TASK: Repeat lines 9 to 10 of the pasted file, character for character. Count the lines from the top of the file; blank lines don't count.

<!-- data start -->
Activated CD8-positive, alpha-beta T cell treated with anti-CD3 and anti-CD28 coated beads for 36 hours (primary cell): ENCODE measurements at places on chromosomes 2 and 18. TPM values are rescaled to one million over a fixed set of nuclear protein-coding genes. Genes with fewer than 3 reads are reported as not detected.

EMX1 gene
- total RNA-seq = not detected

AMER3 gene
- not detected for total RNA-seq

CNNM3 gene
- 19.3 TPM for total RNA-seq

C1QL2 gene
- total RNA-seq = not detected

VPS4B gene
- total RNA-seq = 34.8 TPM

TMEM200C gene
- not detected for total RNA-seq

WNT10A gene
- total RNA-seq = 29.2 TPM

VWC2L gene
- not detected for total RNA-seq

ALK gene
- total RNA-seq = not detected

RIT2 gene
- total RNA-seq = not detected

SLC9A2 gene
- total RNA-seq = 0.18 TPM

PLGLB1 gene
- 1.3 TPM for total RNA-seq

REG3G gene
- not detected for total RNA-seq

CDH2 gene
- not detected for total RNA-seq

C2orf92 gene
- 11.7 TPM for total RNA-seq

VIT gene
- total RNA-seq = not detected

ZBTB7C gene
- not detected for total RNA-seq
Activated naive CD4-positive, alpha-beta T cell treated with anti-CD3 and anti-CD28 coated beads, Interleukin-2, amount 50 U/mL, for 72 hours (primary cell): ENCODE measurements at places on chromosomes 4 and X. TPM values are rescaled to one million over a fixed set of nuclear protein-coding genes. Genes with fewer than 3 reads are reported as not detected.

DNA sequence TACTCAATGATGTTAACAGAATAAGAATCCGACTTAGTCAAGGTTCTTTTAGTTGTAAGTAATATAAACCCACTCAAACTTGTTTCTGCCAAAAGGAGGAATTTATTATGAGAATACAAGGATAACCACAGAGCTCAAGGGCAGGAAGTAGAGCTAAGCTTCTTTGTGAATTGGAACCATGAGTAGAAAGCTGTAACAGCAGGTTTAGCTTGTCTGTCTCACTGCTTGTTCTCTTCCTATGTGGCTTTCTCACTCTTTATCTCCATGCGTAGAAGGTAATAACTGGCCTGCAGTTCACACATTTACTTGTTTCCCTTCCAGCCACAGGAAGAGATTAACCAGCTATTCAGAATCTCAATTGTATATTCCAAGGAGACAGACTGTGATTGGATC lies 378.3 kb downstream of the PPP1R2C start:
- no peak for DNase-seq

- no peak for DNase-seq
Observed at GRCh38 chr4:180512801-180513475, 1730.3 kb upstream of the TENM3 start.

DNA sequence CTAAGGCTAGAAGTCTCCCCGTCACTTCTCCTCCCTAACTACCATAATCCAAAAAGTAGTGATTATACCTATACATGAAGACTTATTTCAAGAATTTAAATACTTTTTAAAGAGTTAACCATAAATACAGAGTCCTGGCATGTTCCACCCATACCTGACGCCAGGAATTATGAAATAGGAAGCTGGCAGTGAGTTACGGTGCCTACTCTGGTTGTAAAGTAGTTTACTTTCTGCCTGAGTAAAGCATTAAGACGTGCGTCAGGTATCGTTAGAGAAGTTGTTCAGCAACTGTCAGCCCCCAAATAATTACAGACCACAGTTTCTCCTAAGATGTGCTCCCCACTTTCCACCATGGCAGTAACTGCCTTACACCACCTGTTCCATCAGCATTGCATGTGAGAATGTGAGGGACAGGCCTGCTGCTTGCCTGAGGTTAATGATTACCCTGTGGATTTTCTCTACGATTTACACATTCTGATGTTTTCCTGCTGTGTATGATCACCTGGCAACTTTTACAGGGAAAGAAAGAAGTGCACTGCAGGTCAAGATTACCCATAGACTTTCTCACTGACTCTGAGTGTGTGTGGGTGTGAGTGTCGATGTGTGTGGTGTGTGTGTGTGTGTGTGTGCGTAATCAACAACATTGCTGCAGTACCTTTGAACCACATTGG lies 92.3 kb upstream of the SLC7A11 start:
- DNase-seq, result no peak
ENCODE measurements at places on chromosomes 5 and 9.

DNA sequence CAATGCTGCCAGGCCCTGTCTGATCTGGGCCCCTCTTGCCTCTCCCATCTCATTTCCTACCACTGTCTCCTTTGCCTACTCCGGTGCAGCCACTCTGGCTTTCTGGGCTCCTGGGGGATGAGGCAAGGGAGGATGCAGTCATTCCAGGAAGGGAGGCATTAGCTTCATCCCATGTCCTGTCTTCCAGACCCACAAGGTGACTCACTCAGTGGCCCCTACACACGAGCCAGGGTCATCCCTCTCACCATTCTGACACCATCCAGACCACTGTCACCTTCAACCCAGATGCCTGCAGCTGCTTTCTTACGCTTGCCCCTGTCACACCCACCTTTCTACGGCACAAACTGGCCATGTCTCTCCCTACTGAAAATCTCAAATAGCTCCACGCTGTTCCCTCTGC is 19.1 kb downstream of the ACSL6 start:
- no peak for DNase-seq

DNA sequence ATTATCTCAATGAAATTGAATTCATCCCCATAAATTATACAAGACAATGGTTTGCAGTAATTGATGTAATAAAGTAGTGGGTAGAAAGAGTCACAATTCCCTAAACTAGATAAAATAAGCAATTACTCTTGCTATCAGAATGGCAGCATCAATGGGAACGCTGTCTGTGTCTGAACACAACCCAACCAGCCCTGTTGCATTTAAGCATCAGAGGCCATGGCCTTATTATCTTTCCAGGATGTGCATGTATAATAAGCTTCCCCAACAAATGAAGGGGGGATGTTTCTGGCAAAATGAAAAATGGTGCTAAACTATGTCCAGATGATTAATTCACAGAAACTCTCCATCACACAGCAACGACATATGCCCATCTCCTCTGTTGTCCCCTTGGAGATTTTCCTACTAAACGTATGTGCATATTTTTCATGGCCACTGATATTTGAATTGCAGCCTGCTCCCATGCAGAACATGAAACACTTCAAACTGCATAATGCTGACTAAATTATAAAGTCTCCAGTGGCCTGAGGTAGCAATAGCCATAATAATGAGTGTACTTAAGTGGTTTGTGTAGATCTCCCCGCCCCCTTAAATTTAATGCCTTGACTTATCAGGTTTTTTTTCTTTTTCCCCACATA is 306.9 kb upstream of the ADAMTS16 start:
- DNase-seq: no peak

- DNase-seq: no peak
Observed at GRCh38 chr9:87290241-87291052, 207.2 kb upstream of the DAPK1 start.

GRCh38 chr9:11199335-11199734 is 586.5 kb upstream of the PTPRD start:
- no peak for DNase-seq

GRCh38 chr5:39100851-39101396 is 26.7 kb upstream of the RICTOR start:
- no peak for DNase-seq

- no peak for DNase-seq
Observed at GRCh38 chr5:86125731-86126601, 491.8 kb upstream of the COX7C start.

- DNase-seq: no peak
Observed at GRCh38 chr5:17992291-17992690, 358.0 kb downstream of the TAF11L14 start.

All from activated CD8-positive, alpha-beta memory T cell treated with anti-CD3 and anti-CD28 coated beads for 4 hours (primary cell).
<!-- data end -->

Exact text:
- total RNA-seq = not detected

VPS4B gene